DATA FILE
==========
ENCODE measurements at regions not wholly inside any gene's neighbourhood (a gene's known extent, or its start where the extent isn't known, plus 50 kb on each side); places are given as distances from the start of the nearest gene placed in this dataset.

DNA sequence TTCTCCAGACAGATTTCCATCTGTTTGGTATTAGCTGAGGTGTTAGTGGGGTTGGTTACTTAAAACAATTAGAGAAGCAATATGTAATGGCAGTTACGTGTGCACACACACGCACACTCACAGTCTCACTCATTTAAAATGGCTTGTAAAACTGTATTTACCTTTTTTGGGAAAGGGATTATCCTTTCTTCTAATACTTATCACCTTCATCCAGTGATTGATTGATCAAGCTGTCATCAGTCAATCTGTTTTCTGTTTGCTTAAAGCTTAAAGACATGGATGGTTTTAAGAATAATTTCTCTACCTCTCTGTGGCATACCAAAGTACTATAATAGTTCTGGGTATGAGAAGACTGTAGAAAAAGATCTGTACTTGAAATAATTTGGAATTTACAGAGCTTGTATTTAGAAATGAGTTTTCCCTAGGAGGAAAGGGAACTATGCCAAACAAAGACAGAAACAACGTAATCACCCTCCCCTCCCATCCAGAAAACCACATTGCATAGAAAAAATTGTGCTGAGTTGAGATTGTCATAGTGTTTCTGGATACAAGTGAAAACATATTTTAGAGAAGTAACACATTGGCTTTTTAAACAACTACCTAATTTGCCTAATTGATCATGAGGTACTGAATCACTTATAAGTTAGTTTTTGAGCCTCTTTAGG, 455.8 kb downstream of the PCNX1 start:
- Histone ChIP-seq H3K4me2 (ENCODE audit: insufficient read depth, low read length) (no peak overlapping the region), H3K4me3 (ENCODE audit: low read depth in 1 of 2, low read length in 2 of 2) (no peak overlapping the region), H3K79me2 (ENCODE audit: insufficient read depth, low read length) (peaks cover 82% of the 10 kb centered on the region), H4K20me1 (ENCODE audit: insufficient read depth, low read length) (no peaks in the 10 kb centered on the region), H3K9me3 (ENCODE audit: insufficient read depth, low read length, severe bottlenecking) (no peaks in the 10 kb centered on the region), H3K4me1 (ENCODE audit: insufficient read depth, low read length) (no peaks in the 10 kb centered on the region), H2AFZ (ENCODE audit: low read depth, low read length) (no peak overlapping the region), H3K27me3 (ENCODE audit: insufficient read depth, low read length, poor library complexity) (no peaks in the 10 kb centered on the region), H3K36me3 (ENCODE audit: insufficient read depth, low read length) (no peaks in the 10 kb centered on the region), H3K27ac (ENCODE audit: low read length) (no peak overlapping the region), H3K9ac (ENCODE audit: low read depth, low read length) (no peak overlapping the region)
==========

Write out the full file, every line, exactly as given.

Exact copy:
ENCODE measurements at regions not wholly inside any gene's neighbourhood (a gene's known extent, or its start where the extent isn't known, plus 50 kb on each side); places are given as distances from the start of the nearest gene placed in this dataset.

DNA sequence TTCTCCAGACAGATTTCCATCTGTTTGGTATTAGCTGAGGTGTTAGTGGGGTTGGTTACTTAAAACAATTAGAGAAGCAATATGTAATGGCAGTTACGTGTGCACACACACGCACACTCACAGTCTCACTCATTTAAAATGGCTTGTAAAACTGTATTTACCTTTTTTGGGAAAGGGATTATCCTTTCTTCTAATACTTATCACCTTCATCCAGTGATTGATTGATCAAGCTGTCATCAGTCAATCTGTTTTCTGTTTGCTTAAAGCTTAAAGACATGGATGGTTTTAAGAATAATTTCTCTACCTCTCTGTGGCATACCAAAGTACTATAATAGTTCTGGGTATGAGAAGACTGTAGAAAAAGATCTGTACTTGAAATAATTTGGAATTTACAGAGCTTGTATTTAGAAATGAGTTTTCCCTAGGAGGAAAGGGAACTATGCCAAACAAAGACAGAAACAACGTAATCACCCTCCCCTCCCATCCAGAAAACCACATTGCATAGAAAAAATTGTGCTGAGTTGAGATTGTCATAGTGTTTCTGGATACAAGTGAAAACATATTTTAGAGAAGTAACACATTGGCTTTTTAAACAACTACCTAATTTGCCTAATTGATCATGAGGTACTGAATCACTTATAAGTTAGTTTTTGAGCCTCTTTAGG, 455.8 kb downstream of the PCNX1 start:
- Histone ChIP-seq H3K4me2 (ENCODE audit: insufficient read depth, low read length) (no peak overlapping the region), H3K4me3 (ENCODE audit: low read depth in 1 of 2, low read length in 2 of 2) (no peak overlapping the region), H3K79me2 (ENCODE audit: insufficient read depth, low read length) (peaks cover 82% of the 10 kb centered on the region), H4K20me1 (ENCODE audit: insufficient read depth, low read length) (no peaks in the 10 kb centered on the region), H3K9me3 (ENCODE audit: insufficient read depth, low read length, severe bottlenecking) (no peaks in the 10 kb centered on the region), H3K4me1 (ENCODE audit: insufficient read depth, low read length) (no peaks in the 10 kb centered on the region), H2AFZ (ENCODE audit: low read depth, low read length) (no peak overlapping the region), H3K27me3 (ENCODE audit: insufficient read depth, low read length, poor library complexity) (no peaks in the 10 kb centered on the region), H3K36me3 (ENCODE audit: insufficient read depth, low read length) (no peaks in the 10 kb centered on the region), H3K27ac (ENCODE audit: low read length) (no peak overlapping the region), H3K9ac (ENCODE audit: low read depth, low read length) (no peak overlapping the region)